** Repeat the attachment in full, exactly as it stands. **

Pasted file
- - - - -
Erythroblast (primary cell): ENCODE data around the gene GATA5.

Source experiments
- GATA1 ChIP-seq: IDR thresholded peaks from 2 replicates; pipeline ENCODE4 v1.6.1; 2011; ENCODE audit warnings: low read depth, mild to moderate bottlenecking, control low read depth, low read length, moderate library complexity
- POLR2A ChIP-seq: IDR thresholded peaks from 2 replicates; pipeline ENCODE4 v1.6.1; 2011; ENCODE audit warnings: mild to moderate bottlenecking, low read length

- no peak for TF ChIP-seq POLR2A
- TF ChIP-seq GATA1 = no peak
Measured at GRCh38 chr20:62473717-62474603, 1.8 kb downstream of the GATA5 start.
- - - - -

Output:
Erythroblast (primary cell): ENCODE data around the gene GATA5.

Source experiments
- GATA1 ChIP-seq: IDR thresholded peaks from 2 replicates; pipeline ENCODE4 v1.6.1; 2011; ENCODE audit warnings: low read depth, mild to moderate bottlenecking, control low read depth, low read length, moderate library complexity
- POLR2A ChIP-seq: IDR thresholded peaks from 2 replicates; pipeline ENCODE4 v1.6.1; 2011; ENCODE audit warnings: mild to moderate bottlenecking, low read length

- no peak for TF ChIP-seq POLR2A
- TF ChIP-seq GATA1 = no peak
Measured at GRCh38 chr20:62473717-62474603, 1.8 kb downstream of the GATA5 start.